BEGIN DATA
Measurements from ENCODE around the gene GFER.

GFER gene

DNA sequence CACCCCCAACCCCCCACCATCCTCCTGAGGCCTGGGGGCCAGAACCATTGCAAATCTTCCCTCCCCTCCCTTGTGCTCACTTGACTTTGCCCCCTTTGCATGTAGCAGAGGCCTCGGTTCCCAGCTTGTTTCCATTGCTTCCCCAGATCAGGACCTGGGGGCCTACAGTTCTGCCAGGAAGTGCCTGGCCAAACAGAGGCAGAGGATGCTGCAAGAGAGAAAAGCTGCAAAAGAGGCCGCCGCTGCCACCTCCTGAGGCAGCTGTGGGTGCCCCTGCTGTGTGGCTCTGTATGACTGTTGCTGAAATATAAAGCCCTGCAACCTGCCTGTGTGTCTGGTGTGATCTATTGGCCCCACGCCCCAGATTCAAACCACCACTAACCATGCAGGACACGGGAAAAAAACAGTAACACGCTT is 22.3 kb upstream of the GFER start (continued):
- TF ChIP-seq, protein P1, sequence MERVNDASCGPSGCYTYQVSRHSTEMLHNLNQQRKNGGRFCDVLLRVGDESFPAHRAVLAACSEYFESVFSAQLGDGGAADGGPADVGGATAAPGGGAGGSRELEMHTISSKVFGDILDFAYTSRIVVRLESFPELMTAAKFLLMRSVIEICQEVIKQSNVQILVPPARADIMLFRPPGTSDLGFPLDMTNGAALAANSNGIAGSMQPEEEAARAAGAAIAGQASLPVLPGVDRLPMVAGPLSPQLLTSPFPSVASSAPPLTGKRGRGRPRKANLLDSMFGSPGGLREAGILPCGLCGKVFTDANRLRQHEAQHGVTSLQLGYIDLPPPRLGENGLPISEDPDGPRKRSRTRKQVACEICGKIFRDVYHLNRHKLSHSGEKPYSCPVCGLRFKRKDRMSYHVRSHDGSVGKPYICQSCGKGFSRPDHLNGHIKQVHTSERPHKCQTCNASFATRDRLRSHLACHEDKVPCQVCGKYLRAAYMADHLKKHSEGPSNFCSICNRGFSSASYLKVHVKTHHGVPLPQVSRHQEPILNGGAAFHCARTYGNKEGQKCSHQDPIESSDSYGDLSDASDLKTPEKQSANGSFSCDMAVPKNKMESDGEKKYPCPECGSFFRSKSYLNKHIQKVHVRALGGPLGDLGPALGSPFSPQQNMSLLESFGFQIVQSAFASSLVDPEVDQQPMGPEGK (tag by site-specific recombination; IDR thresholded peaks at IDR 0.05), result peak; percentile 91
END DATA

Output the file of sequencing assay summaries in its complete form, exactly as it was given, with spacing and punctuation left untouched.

Measurements from ENCODE around the gene GFER.

GFER gene

DNA sequence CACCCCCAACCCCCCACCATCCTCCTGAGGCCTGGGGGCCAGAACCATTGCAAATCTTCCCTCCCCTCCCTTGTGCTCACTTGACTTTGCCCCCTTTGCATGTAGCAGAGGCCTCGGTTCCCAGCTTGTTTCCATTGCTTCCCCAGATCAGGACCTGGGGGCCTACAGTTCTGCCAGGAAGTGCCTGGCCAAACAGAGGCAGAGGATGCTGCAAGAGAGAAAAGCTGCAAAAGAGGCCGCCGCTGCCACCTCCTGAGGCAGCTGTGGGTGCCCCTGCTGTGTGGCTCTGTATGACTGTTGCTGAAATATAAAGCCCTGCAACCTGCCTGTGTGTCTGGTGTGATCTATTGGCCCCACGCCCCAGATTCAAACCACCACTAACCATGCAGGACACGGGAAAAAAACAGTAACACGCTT is 22.3 kb upstream of the GFER start (continued):
- TF ChIP-seq, protein P1, sequence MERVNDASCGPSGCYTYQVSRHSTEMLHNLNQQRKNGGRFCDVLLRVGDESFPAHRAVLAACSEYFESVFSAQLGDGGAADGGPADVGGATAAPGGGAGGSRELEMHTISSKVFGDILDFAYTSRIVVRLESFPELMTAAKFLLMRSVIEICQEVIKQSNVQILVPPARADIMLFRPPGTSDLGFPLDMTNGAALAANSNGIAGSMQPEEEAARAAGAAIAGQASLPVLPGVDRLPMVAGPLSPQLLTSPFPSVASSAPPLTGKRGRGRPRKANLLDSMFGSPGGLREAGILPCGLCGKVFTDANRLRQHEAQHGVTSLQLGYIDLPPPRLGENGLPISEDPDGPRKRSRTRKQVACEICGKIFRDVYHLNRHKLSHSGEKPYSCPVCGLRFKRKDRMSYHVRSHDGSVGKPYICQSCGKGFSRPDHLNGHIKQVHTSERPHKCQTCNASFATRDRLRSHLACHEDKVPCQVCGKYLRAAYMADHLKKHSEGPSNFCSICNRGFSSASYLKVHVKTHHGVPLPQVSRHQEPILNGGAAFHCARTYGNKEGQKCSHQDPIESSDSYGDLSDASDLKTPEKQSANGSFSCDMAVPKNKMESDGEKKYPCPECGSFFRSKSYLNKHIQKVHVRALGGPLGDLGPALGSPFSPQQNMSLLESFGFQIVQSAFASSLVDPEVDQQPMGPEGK (tag by site-specific recombination; IDR thresholded peaks at IDR 0.05), result peak; percentile 91